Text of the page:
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2.3.4: System Regulation

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    Most systems tend toward a state of equilibrium where system inputs are balanced by system outputs. Though natural systems change over long periods of time, on the scale of a human lifetime they appear to be static. In reality, the state of natural systems oscillates around a mean condition a state known as dynamic equilibrium. For instance, the abundance and type of animal species in an ecosystem may fluctuate over a time, but the overall diversity remains constant. The Earth's atmospheric temperature has remained fairly constant through long periods of Earth history, even though at shorter time intervals, geologically speaking, the temperature has risen or fallen. If one or more controlling variables (climate, vegetation, soil, man) imposes a long-term stress to the system it will seek to establish a new state. A steady-state equilibrium is reached when the rates of system inputs and outputs are equal, and the amount of material stored in the system is constant over time.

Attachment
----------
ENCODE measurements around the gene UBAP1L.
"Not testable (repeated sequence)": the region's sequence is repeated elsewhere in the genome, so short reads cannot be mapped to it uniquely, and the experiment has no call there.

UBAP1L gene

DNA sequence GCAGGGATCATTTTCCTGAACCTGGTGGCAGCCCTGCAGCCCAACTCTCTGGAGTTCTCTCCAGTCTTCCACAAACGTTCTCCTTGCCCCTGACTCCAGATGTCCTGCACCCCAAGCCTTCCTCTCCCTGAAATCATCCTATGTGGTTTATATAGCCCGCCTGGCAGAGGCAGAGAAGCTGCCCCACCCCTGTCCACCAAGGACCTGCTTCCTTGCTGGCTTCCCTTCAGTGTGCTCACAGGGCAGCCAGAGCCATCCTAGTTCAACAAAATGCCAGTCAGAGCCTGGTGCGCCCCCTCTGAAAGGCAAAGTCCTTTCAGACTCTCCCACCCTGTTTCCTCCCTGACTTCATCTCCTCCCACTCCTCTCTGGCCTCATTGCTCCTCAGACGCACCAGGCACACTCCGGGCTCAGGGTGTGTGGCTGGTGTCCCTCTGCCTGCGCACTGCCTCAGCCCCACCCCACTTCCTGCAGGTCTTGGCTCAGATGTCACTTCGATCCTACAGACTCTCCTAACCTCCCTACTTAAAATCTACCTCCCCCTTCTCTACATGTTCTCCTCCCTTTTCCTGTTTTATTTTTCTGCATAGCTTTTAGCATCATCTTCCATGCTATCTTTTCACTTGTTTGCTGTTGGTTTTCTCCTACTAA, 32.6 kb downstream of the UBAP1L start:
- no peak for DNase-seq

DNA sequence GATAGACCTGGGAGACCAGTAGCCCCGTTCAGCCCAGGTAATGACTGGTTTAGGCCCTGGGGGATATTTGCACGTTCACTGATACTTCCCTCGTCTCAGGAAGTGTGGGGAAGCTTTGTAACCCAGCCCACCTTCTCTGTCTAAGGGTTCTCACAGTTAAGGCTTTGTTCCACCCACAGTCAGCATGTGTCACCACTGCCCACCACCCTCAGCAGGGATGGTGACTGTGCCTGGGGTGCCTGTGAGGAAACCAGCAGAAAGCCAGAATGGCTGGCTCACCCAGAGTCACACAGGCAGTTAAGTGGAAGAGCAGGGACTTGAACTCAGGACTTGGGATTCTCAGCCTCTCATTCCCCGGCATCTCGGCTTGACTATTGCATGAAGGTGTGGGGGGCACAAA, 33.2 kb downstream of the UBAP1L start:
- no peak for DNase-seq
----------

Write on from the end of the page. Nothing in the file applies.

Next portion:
Steady State Equilibrium
    Figure \(\PageIndex{1}\): System equilibrium over time.

    The state of the system is a result of feedback mechanisms between system components.


    This page titled 2.3.4: System Regulation is shared under a CC BY-SA 4.0 license and was authored, remixed, and/or curated by Michael E. Ritter (The Physical Environment) via source content that was edited to the style and standards of the LibreTexts platform; a detailed edit history is available upon request.

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